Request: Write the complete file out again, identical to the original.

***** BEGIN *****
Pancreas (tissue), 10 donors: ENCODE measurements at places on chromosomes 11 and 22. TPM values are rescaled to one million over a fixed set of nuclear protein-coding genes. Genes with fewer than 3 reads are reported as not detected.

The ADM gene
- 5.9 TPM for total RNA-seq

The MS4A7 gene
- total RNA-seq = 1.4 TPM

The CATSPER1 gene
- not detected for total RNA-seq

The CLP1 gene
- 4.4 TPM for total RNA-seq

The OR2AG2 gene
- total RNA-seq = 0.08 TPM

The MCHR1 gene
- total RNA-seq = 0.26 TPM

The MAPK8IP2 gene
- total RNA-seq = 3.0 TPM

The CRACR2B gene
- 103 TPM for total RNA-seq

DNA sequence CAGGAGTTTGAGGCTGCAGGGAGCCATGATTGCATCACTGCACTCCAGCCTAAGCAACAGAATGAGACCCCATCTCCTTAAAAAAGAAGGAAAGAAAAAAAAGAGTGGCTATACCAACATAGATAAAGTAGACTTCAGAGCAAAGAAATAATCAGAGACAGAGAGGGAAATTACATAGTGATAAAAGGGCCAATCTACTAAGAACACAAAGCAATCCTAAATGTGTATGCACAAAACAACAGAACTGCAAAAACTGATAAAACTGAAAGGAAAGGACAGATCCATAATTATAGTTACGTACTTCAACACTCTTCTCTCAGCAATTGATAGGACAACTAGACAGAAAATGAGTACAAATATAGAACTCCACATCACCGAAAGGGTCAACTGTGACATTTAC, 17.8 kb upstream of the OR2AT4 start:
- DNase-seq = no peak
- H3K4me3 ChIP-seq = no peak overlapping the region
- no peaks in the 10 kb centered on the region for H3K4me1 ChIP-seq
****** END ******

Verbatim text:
Pancreas (tissue), 10 donors: ENCODE measurements at places on chromosomes 11 and 22. TPM values are rescaled to one million over a fixed set of nuclear protein-coding genes. Genes with fewer than 3 reads are reported as not detected.

The ADM gene
- 5.9 TPM for total RNA-seq

The MS4A7 gene
- total RNA-seq = 1.4 TPM

The CATSPER1 gene
- not detected for total RNA-seq

The CLP1 gene
- 4.4 TPM for total RNA-seq

The OR2AG2 gene
- total RNA-seq = 0.08 TPM

The MCHR1 gene
- total RNA-seq = 0.26 TPM

The MAPK8IP2 gene
- total RNA-seq = 3.0 TPM

The CRACR2B gene
- 103 TPM for total RNA-seq

DNA sequence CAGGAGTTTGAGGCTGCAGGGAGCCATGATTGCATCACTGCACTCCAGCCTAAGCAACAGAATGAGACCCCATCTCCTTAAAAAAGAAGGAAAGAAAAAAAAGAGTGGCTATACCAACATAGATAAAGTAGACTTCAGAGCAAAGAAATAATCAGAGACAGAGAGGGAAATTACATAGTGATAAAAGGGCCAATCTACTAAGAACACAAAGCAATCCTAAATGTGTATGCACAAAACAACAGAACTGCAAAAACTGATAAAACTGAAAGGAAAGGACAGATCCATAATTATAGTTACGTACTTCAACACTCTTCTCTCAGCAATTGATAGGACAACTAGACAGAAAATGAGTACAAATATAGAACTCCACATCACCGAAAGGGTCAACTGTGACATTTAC, 17.8 kb upstream of the OR2AT4 start:
- DNase-seq = no peak
- H3K4me3 ChIP-seq = no peak overlapping the region
- no peaks in the 10 kb centered on the region for H3K4me1 ChIP-seq